No-code, Coronavirus, Call for Code 2020, innovation

maxkatz profile image Max Katz Originally published at maxkatz.org on ・4 min read

In November 2019 I attended No Code Conf in San Francisco. The main theme of the conference was that there are millions of people who want to create and build solutions but they don’t know how to code. No-code will allow these folks to build applications without code.

No-code will democratize software development.

Today there about 24-25 millions developers in the world which means only about 0.3% of people today know how to create software, invent new things.

Imagine if millions more people, who are not coders, could create and build software, invent new things. We would have awesome new services, products and markets that we probably don’t even imagine today.

Innovation would accelerate.

The main point is that once people gained tools they didn’t have before, they started creating, building and inventing new things that were not possible or imaginable before. It would also enable to build tools that might have been possible before but would simply take too long.

Promise of no-code

Coronavirus (Covid-19) has locked most of the world. Economic activity has come to a virtual standstill with everything closed except groceries stores, pharmacies and a few other essential places. Restaurants are closed and only allow pickup or delivery (in the United States).

While the situation is grim (but we will get over it ✊), no-code developers are innovating, building and sharing solutions that probably wouldn’t be possible using traditional tools (or would much longer to build). Here are a few examples.

Mark Smillie built an app using Glide called hyperlocal. The app helps people during Covid-19 by connecting people that have extra stuff to people that need extra stuff (and vice versa).

Restaurant owners can use this Glide template built by Ben Tossell to create a menu for takeout/delivery and sell gift cards. The app was built with no-code and allows restaurants owners to customize the app also with no-code.

Could such app be built with coding using a framework such as React or Vue? Of course. But, it would simply take longer. It would also be more difficult for restaurant owners to customize the app for their needs. The fact that the app was built using no-code tool allows other folks (in this case restaurant owners) to customize the app easily. Again, no-code tools allow a lot more people with wonderful ideas to build solutions.

Here are two more examples:

It took only about two hours to build this app:

All these apps could have been created with code-based tools and frameworks. No-code simply allows to build faster and enables a lot more people to build.

This is just a very small sample of apps. I’m sure there are hundreds more.

Call for Code 2020 is a global code challenge that asks developers to build solutions to help with natural disasters. Now in year three out of five, Call for Code challenge is part of a 5-year Code and Response initiative where IBM is one of the founding members.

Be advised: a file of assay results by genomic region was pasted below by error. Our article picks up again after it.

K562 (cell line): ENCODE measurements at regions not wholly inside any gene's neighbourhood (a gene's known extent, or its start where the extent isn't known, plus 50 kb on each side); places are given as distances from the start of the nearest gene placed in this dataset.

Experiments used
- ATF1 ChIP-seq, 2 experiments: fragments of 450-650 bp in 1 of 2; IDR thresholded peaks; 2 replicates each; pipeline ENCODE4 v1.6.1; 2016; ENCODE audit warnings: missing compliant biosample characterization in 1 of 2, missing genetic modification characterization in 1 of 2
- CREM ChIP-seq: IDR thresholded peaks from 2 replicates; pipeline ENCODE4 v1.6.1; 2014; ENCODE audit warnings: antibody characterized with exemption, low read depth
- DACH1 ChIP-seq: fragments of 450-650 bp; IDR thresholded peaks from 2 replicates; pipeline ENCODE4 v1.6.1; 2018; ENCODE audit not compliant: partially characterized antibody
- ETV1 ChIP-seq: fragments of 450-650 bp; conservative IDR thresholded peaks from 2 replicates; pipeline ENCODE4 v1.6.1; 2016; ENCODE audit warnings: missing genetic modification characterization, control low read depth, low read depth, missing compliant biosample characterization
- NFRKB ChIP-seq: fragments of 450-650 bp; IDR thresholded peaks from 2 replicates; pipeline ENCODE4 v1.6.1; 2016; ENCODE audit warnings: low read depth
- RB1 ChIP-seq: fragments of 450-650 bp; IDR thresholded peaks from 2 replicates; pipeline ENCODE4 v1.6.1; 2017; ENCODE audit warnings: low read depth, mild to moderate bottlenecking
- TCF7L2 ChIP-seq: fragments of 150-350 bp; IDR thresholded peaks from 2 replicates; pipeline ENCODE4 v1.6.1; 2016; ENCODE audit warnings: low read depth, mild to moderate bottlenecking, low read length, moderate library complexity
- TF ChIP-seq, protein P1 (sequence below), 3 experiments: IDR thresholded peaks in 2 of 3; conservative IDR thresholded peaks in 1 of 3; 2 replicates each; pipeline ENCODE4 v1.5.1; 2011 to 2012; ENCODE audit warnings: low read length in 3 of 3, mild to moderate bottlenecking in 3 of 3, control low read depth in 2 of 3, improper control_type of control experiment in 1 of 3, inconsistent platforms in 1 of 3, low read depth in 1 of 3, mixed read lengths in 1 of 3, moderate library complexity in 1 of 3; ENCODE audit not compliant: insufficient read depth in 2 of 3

When Call for Code 2020 was launched at the end of February, the main theme was climate change. As Coronavirus spread accelerated in March, IBM decided to expand the challenge to take on Coronavirus. In addition to climate change, the challenge is asking developers to build solutions to help fight Coronavirus and keep the world safe.

To make it easier for developers to build solutions, IBM has created starter kits, ready-to-use solutions, that enable you to jump start you solution. For example, the chatbot starter kit allows you to understand how to create chatbots that can help people cope with a pandemic like COVID-19. There are numerous starter kits in four categories: AI, Data Science, Internet of Things and Platform Development.

Although there is official no-code track in Call for Code 2020 I believe no-code can allow a lot more people to build solutions to help with natural disasters, climate change and help fight Coronavirus. Image if first responders (paramedics, police officers, firefighters, rescuers, military personnel, public works, and other trained members) and anyone else who doesn’t have a traditional developer background could build solutions.

First responders know first hand what problems there are, many probably have ideas on how to solve them. What they don’t have are skills to build solutions using code. No-code will enable them to build these solutions.

We need to include everyone, not just first responders. Imagine if millions more people, who are not coders, could create and build software, invent new things. We would have new solutions that we probably don’t even imagine today.

But, I also believe that traditional developers and coders should consider using no-code tools. Just image how fast they would be able to build solutions (without needing to worry about underlying code, servers and infrastructure).

Many IBM Cloud services have APIs and many no-code solutions allow easy integration with external APIs. For example, the Watson Language Translatorservice allows translating translating text, documents, apps, and webpages. Watson Tone Analyzer service helps understand emotions and communication style in text. Such service might be used to analyze if people are in distress.

I’d encourage anyone who is ready to accept the challenge to look at no-code tools, integrate with IBM Cloud APIs and build new and innovative solutions.

Stay safe and healthy 🙌🏻

Posted on Apr 30 '19 by:


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